TWS recognizes longtime members for service

By Julia John

Robert E. Jones accepts the Distinguished Service Award at the 2017 Annual Conference. ©TWS

Two wildlife professionals with decades of involvement with The Wildlife Society received the Distinguished Service Award lapel pin and certificate at this year’s Annual Conference in Albuquerque, New Mexico. The honor highlights the commitment of those who have actively served TWS’ mission through at least 20 years of membership.

A 60-year TWS member, Robert E. Jones won the Canadian Section’s Distinguished Service Award. Now retired, Jones worked as an endangered species specialist with Manitoba Conservation from 1991 to 1996. Before that, he was manager of the Delta Marsh restoration project and director of the Delta Waterfowl Research Station along the south shore of Lake Manitoba. In earlier years, he taught and conducted research at the University of Delaware.

Jerry R. Longcore poses for a professional shot in 2010. ©Joni Dunne

In 1974, Jones helped establish the Manitoba Chapter — one of the first in Canada — and later became its president. He also edited the Central Mountains and Plains Section newsletter.

“I’ve been a member of The Wildlife Society for a good long time,” Jones said. “I’ve gained quite a bit in terms of knowing different people and getting my jobs done.”

Jerry R. Longcore was the Northeast Section’s 2017 pick for the Distinguished Service Award. Prior to retirement in 2004, he headed the U.S. Fish and Wildlife Service’s Maine Field Office, where he collected field data to support changes in harvest regulations to reduce the decline of the American black duck (Anas rubripes). He previously worked in the USFWS’ Division of Wildlife Research in Washington after spending nine years at the Patuxent Research Center in Maryland, where he contributed to research on how the pesticide DDT affected eggshells. He was also part of an effort to test proposed nontoxic shot, which successfully paved the way for the conversion from lead shot.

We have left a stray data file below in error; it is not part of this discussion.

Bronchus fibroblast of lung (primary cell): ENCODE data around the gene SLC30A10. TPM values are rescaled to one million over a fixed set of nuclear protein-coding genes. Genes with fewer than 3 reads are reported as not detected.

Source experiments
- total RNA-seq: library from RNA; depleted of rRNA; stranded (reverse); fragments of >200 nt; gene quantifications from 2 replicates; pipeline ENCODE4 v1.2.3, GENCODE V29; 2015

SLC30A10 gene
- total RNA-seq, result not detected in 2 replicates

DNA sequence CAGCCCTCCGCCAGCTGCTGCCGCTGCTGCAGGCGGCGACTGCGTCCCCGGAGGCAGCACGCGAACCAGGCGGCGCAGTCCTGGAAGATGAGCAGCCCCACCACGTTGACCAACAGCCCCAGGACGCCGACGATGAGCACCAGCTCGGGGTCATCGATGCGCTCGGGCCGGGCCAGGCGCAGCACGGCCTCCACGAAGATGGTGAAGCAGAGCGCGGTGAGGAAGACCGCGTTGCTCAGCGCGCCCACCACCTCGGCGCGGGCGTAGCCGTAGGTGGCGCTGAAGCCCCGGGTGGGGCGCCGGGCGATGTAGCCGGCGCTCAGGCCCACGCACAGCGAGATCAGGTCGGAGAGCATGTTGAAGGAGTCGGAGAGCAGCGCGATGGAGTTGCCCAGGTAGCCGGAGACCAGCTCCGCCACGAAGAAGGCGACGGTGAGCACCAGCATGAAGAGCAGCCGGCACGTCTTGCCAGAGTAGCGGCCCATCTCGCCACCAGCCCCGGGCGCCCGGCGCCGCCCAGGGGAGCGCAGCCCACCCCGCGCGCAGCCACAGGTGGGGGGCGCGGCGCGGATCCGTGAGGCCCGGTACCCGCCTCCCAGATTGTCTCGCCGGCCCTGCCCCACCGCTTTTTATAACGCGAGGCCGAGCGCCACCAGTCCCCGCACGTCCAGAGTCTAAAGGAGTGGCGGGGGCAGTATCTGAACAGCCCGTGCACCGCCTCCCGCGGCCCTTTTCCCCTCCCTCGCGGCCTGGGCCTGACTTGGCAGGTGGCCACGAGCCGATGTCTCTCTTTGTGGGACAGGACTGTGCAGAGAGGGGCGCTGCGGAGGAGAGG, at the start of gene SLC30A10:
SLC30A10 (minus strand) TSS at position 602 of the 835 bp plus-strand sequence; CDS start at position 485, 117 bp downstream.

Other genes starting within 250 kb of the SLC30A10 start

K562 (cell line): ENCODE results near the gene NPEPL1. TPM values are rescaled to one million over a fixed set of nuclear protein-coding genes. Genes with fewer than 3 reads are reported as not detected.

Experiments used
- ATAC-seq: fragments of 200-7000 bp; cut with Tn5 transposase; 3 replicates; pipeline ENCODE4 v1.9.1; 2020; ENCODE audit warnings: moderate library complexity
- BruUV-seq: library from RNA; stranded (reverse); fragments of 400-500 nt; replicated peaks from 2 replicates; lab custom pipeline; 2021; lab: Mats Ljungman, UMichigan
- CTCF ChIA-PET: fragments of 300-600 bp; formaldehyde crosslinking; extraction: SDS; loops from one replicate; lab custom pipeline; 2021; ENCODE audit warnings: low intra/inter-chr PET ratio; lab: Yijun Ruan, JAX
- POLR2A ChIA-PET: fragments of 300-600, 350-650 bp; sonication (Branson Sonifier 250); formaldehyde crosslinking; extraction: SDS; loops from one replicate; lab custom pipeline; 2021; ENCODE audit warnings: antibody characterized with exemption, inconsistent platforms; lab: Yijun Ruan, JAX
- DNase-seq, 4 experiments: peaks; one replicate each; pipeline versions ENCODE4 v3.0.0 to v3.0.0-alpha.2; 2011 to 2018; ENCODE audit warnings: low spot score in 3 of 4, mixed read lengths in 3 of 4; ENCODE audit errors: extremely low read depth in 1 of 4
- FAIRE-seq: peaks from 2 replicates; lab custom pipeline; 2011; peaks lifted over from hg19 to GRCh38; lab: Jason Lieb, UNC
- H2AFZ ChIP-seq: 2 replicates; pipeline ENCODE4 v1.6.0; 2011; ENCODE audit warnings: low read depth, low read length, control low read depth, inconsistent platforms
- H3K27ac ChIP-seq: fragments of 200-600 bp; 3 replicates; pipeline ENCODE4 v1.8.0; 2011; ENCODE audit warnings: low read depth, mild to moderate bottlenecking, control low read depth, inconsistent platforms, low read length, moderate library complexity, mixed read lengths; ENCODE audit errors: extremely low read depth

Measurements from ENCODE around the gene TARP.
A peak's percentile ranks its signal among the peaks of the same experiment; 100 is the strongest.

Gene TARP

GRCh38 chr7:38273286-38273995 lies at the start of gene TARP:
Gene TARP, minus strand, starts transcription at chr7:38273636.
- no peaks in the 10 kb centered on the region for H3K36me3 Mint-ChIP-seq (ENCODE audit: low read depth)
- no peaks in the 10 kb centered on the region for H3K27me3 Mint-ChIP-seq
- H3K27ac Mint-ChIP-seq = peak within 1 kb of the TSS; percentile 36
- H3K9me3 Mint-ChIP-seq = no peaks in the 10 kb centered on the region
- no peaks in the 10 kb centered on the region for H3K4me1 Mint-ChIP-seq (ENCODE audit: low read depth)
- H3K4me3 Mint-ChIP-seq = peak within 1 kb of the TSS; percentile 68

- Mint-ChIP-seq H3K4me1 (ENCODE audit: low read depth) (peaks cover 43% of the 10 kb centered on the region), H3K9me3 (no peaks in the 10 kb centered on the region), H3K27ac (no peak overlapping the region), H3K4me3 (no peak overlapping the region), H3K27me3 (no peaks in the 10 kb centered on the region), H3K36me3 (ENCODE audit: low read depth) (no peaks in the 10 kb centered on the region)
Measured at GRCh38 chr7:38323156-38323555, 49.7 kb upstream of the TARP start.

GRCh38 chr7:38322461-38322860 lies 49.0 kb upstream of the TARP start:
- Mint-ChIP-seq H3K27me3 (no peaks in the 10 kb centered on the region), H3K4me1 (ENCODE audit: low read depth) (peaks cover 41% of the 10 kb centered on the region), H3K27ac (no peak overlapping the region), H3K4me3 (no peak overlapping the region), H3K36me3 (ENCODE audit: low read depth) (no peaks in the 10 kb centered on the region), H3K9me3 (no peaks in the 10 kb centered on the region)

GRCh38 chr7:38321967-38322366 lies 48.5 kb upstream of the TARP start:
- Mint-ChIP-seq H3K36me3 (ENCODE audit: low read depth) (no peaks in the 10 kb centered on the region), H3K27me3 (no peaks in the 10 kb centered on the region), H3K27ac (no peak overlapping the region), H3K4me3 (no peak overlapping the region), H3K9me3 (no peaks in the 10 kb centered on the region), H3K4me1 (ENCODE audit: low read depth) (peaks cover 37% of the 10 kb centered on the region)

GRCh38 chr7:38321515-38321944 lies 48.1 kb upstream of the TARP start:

Longcore joined TWS while in college over 55 years ago and has taken on a variety of roles in the organization. He chaired the TWS committee that prepared a white paper on the effects of acid rain on wildlife and habitats, and he has reviewed many papers for publications of The Wildlife Society. He edited and raised funds for the Northeast Section’s Wildlife Report publication. Longcore also completed two terms as president of the Maine Chapter of TWS and is still active in the Chapter.

“If you’re a professional wildlife biologist, TWS is what you should be supporting,” he said. “You gain the friendship of a lot of good professionals because you are associating with them at various levels. It makes you a better professional because you keep aware of change in the field over time.”

Being selected for the award meant a great deal to him, Longcore said, because many of his mentors were prominent TWS figures.

“You never do it alone,” he said. “Nobody’s an island. I realize how many people have helped me throughout my career, so I have to give credit where it’s due.”

Julia John is a science writer at The Wildlife Society. Contact her at jjohn@wildlife.org with any questions or comments about her article.

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